Time To Make Fireworks Legal Again

Printed from: http://newbostonpost.com/2017/07/04/time-to-make-fireworks-legal-again/

“The Second Day of July 1776, will be the most memorable Epocha, in the History of America.—I am apt to believe that it will be celebrated, by succeeding Generations, as the great anniversary Festival. It ought to be commemorated, as the Day of Deliverance by solemn Acts of Devotion to God Almighty. It ought to be solemnized with Pomp and Parade, with Shews, Games, Sports, Guns, Bells, Bonfires and Illuminations from one End of this Continent to the other from this Time forward forever more.”

—- Letter from John Adams to Abigail Adams, July 3, 1776

 

He was famously off by two days — why, we’ll get to below — but John Adams’s recommendations about how Americans should celebrate independence have been right on for 241 years.

“Shews,” games, sports, guns, bells, and bonfires have all been used to mark the occasion. But nothing says Independence Day like “Illuminations.” At the first Fourth of July celebration, on July 4, 1777 in Philadelphia, citizens of the new country lifted their spirits during an otherwise dark period of the Revolutionary War with “a grand exhibition of fireworks, which began and concluded with thirteen rockets on the commons,” representing the 13 original colonies, now states.

For most of our history, citizens have been able to celebrate in this manner on their own. But not always without peril.

In 1943, Massachusetts outlawed fireworks. The bill was passed around the same time that bonfires were banned in order to keep night skies dark so that German bombers would have a tougher time attacking American cities if they were so inclined.

But supporters of the ban also cited safety. And they kept looking for opportunities to expand their zone of safety.

In 1974 the federal Consumer Product Safety Commission tried to ban fireworks nationwide. This startling overreach was a few days from going into effect when a backlash prevented it from happening.

It was a low point for pyrotechnics. Vietnam was ending badly; Watergate had crippled the president and added to public cynicism; patriotism was waning; we seemed to have lost our way. Fireworks were so downtrodden that a Washington Post headline from the era could claim that the fireworks industry was headed toward “oblivion.”

The Bicentennial of 1976 is credited with saving fireworks, as Americans came out in huge numbers to see nighttime displays over cities and towns and were wowed the way people have always been wowed by them.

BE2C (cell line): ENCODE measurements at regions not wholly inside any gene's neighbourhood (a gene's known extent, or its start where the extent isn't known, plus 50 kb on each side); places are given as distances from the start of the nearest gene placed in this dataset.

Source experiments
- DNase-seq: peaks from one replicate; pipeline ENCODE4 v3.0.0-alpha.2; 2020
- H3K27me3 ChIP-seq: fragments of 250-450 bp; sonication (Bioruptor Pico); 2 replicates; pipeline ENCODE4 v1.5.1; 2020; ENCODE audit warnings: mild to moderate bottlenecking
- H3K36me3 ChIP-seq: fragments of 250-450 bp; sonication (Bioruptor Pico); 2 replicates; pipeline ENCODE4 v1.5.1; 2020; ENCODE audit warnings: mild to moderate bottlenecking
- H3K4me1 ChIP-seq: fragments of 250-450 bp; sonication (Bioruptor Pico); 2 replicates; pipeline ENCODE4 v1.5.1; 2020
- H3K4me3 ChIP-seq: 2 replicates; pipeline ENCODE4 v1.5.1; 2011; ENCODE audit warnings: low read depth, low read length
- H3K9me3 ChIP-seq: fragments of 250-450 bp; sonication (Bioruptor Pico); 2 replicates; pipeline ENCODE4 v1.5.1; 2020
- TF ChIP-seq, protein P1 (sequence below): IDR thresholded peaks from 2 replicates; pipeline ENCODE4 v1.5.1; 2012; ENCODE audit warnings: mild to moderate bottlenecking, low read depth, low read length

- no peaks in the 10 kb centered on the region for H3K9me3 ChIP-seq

Fireworks opponents cite injuries and deaths from fireworks. Many seem to think that merely mentioning the figures and telling the stories wins the argument.

Let’s give them their due:  Fireworks are dangerous. Terrible injuries have occurred and do occur from them. No one should handle them who doesn’t know anything about them, and no children should handle them without adult supervision.

But merely citing safety doesn’t win an argument. Statistically speaking, one of the most dangerous things you can do is get in a car and go for a drive. Yet no one talks about banning driving. Access to driving is necessary for commerce, daily activities, and happiness. It’s also part of our culture.

At their best, safety laws and regulations are about minimizing risk in a reasonable manner while still respecting freedom.

Banning fireworks for all but the people whom government authorities choose to give permits to isn’t reasonable, and it doesn’t respect freedom.

It also doesn’t respect our culture. As anyone who has ever stuck a stick in the sand and lit off a Roman candle over the water can tell you, there’s nothing like celebrating the Fourth of July with fireworks. It feels a little like reading the Declaration of Independence to George III himself.

But nowadays that ability comes only to people who drive to faraway places like South Carolina to buy some legally, or who visit a dealer closer by who sells them illegally, or who gets them from someone who did one of those things, also illegally.

Local police rightly ignore the vast majority of fireworks displays by individuals this time of year … but no one should have to have special connections or make illegal deals to get fireworks, and no one should have to risk legal problems when setting them off.

Everyone ought to have that opportunity, and it ought to be legal to do so. It’s time to repeal the ban.

Oh, and John Adams’s Second of July reference above? July 2, 1776 was the date that the Second Continental Congress voted for independence. Two days later, on July 4, Congress voted to adopt the Declaration of Independence as amended. That’s the date that went on the Declaration of Independence, and it’s the date we’ve all been celebrating ever since.

With fireworks.

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